Military Commissions Act of 2009

Military Commissions Act of 2009

The United States House of Representatives passed a bill, known as the Military Commissions Act of 2009, which amended the Military Commissions Act of 2006.[1]

Formally, it is Title XVIII of the National Defense Authorization Act for Fiscal Year 2010 (Pub.L. 111-84, H.R. 2647, 123 Stat. 2190, enacted October 28, 2009).

On December 3, 2009, Carol Rosenberg, of the Miami Herald, reported on a hearing before Lieutenant Colonel Nancy Paul, the Presiding Officer for US v. Al Qosi, describing Paul as the first Presiding Officer to address the implications of the new act.[2] Paul ruled that the Prosecution could not use the new act to place additional charges against Sudanese captive Ibrahim al Qosi.

A new 281 page set of procedures for conducting military commissions in accordance with the Military Commissions Act of 2009 was released on May 4, 2010, one day ahead of the first new hearing in the case of Canadian Omar Khadr.[3] On May 24, 2010, Steven Edwards, writing for the Vancouver Sun, reported that the Canwest News Service had recently learned that there was internal controversy within the Obama administration over new rules for conducting Guantanamo military commissions. According to Edwards some Obama appointees had tried to get new rules which would have caused the Prosecution to abandon charging Guantanamo captives like Omar Khadr with murder. Edwards wrote that the change would have triggered dropping charges against a third of the Guantanamo captives the Prosecution planned to charge with murder.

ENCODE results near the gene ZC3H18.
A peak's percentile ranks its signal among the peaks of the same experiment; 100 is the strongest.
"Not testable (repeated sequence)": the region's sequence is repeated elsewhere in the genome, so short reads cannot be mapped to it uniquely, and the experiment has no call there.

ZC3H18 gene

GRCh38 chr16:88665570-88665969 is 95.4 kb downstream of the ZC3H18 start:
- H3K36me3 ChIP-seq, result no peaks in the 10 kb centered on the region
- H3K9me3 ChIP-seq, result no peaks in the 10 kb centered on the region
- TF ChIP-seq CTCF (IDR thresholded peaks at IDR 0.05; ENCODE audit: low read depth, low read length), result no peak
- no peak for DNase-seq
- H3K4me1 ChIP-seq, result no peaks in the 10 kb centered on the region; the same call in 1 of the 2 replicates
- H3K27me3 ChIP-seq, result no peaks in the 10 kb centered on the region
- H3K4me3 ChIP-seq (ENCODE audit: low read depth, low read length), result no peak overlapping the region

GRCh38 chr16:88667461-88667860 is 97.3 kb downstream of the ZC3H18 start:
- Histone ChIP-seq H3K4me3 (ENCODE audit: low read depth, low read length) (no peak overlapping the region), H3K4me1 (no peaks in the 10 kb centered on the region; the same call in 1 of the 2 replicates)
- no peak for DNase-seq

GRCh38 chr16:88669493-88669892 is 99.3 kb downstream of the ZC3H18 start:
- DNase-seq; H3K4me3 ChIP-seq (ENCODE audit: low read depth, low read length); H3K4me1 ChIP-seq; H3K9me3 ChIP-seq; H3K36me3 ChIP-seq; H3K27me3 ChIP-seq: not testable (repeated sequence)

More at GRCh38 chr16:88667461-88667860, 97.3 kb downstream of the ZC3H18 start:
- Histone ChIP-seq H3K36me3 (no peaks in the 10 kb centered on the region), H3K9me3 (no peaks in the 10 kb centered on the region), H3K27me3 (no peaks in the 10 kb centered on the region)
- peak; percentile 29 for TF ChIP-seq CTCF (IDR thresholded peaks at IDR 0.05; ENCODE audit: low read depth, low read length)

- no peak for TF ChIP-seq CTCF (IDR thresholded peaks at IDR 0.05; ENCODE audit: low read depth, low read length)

See also


  1. ^ Jaclyn Belczyk (2009-10-09). "House passes amendments to Military Commissions Act". The Jurist. Archived from the original on 2009-12-04. 
  2. ^ Carol Rosenberg (2009-12-03). "Guantánamo judge won't expand Sudanese captive's war crimes case". Miami Herald. Archived from the original on 2009-12-04. 
  3. ^ Steven Edwards (2010-05-24). "Obama officials pushed, but failed, for new rules in Khadr tribunal". Vancouver Sun. Retrieved 2010-05-25. "The officials sought to strip a new commissions manual of a law-of-war murder definition that is central to Khadr’s prosecution in the mortal wounding of Special Forces Sgt. First Class Chris Speer during a 2002 firefight in Afghanistan, insiders say. Omission of the segment could have also obliged prosecutors to trim or abandon “up to one-third” of its cases, according to one inside estimate."  mirror

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